5 Craft Beers Worth Saving For New Year's

Dec 30, 2011 5:00 pm

NYE Beer: Skip Bubbles. Pop Them Suds!

A bone-dry, appealing funkiness makes Rayon Vert a nice Champers alternative.
A bone-dry, appealing funkiness makes Rayon Vert a nice Champers alternative.
 
Infinium: Sam Adams' answer to Champagne head.
Infinium: Sam Adams' answer to Champagne head.
 

Champagne is not my best friend. Due to the bubbly hooch’s high sugar content, and the ease with which it slides down my throat, the simple toast turns too easily into a guzzling fest that lead to the next morning’s hammering hangover.

We all can agree that the bubbles are most hazardous on New Year’s Eve. That night, drinkers who barely sip Champagne (or sparkling wine) all year arrive at parties bearing armloads of Andre or other low-budget fizz best suited for spraying on ass-shaking dancers found in 1990s hip-hop videos.

That’s why I’m leaving the Champagne and sparkling wine bottles corked this New Year’s Eve. Instead, I’m turning to my trusted buddy, beer. This is not a penny-pinching copout. In the last decade, craft breweries have created splurge-worthy suds suited for celebration. When clock strikes midnight on January 1, make sure your cup is filled with one of these festive beers.

1. Evil Twin: Disco
Consider Disco as the delicious offspring of a brewery and a winery. To craft this hybrid, the Danish brewery blends a rich, potent IPA with 10 percent chardonnay. The madcap result has the classic West Coast IPA aroma of pine and tropical fruit, but the bitterness is basted in buttery notes of vanilla and oak. Disco is a lovely, luscious brew.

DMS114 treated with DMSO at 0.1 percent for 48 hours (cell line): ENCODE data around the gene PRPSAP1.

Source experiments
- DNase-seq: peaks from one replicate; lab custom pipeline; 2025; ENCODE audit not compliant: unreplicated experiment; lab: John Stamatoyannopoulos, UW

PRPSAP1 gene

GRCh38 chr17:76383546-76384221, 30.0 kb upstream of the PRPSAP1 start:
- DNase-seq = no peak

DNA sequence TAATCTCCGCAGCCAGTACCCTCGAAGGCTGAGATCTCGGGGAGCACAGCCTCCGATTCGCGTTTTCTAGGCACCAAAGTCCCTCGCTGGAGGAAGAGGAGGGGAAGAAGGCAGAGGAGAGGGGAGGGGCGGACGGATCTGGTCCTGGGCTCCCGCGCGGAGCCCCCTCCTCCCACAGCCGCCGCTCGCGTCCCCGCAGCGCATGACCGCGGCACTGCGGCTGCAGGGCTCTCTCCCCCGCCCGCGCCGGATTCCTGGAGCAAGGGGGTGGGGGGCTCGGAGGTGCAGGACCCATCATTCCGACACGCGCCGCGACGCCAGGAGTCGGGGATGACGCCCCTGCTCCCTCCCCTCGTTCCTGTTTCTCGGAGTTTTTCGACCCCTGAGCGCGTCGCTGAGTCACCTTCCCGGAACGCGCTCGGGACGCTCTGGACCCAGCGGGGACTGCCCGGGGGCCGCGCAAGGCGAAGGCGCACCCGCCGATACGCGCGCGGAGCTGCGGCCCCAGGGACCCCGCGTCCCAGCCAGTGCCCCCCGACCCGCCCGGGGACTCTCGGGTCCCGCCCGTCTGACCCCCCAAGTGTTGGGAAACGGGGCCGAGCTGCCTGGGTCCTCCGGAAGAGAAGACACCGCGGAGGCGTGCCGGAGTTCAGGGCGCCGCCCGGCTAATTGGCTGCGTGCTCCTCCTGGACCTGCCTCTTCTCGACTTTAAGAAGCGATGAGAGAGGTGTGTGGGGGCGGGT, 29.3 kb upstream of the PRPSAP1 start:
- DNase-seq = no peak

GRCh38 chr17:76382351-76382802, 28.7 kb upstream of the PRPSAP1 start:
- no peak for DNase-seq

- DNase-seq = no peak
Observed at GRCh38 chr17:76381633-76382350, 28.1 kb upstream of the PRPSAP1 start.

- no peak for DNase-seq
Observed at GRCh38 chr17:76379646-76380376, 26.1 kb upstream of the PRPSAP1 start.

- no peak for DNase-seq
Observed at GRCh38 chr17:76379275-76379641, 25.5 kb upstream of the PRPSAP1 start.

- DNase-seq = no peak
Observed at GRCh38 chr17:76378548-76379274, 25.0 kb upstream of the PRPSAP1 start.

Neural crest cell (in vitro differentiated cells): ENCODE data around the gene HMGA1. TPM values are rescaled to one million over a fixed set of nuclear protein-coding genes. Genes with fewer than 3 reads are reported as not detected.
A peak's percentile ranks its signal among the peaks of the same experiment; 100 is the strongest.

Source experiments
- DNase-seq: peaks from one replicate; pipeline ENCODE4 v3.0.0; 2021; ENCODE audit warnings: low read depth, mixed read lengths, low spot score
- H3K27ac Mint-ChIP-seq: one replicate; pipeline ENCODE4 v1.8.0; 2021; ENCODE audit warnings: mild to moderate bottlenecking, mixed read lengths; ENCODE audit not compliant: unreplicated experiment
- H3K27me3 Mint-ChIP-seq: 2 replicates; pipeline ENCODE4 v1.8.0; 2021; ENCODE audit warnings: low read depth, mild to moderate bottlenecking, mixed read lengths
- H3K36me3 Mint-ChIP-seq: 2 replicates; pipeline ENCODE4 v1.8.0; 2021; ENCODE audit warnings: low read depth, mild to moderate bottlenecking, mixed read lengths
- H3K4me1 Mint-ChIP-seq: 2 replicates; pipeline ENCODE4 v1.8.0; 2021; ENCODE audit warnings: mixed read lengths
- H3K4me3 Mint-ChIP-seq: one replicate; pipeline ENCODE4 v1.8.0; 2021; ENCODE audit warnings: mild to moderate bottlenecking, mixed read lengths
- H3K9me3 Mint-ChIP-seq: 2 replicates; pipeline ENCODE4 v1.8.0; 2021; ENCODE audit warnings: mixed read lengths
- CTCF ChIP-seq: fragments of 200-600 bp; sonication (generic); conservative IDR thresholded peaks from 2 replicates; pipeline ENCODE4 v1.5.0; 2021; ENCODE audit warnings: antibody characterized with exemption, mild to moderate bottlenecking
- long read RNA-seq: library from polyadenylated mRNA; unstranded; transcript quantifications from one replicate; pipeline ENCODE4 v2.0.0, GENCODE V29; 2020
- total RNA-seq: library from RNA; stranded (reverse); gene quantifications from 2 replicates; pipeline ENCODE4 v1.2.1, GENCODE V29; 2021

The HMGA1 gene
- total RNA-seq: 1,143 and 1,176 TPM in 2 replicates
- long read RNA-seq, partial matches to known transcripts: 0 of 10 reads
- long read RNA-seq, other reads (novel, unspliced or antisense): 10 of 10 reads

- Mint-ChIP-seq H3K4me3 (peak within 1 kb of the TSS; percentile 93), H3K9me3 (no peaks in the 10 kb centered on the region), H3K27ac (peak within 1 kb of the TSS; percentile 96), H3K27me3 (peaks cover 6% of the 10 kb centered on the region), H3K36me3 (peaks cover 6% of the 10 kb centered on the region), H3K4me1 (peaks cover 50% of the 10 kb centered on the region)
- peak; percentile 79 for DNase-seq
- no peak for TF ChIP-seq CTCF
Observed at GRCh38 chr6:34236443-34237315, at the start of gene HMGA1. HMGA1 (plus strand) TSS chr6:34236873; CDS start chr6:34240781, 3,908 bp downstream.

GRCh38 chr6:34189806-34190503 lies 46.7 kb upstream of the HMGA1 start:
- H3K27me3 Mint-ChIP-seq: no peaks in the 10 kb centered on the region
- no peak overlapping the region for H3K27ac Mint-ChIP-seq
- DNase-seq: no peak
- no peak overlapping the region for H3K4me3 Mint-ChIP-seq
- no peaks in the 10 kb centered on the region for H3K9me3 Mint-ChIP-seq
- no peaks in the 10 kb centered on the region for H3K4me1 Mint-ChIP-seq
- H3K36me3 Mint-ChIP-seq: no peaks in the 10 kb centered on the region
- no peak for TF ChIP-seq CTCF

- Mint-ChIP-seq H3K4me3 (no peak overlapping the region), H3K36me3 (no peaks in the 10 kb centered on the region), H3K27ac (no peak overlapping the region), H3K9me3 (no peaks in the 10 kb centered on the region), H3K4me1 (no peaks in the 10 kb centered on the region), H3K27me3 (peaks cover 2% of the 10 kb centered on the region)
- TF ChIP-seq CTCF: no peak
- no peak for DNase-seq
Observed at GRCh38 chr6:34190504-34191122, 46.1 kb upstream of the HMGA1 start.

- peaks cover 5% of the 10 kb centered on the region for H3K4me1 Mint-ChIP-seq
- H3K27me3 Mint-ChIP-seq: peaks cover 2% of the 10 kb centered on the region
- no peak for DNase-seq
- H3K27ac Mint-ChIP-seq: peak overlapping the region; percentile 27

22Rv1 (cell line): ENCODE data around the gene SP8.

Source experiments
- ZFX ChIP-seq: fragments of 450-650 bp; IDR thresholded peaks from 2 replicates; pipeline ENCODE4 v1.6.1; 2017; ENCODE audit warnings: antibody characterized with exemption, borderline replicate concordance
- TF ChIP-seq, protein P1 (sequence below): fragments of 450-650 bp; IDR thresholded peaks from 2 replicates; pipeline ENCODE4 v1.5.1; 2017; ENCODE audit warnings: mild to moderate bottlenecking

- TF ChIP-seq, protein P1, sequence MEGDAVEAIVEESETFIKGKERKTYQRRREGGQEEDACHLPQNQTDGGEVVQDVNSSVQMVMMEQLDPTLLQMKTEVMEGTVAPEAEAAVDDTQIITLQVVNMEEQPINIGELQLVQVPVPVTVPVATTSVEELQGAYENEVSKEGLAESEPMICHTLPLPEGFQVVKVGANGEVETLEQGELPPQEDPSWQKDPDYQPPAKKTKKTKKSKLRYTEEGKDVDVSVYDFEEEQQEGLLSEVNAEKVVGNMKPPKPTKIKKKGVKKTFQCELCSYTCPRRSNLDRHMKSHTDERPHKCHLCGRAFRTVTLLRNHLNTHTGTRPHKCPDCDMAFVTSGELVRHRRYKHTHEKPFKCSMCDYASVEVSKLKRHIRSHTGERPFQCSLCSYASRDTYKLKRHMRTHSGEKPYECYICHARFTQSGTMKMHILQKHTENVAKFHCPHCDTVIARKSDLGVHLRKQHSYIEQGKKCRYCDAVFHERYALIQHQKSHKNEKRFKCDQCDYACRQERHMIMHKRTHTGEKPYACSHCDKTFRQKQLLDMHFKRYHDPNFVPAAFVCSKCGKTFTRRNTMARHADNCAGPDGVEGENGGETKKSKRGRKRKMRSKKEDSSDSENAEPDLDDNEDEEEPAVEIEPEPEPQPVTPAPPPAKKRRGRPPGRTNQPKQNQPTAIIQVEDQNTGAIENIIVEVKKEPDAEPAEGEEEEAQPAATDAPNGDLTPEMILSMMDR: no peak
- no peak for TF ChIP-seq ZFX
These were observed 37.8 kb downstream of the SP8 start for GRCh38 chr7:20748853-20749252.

2. Green Flash: Rayon Vert
The team at San Diego’s Green Flash spent four years devising the recipe for Rayon Vert (translation: “Green Flash”), a hop-forward Belgian-style pale ale dosed with the wild yeast Brettanomyces. Inside the bottle these microbes go to work, creating a bone-dry, appealingly funky character backed by the crisp, delightful effervescence you adore in Champagne.

3. Brouwerij Liefmans: Cuvée-Brut
This Belgian brew begins life as a brown beer that is then blended with macerated cherries. The mixture then hangs out in shallow tanks for about a year, before it’s blended with several aged brews. The pink-hued sparkler packs a refreshing tartness, with sweetness seriously dialed back.

4. Samuel Adams: Infinium
Can’t fathom New Year’s Eve without Champagne? Well, lay your mitts on Infinium, Samuel Adams sublime libation. The brewery spent several years collaborating with Germany’s Weihenstephan brewery to create this effervescent delight boasting a riotous effervescence, a fruity complexity and a smidgen of prickly spice. Consider it Champagne for lovers of beer.

5. Brouwerij Bosteels: DeuS
One of the most curious new brew styles is bière de champagne, or bière brut. It borrows some of the same painstaking techniques used to create Champagne, including lengthy multiple fermentations and even removing the yeast from the beer bottle. One of the best of the bunch is DeuS, a stunningly bubbly revelation with plenty of citrus, spice and a wee bit of funk to boot.


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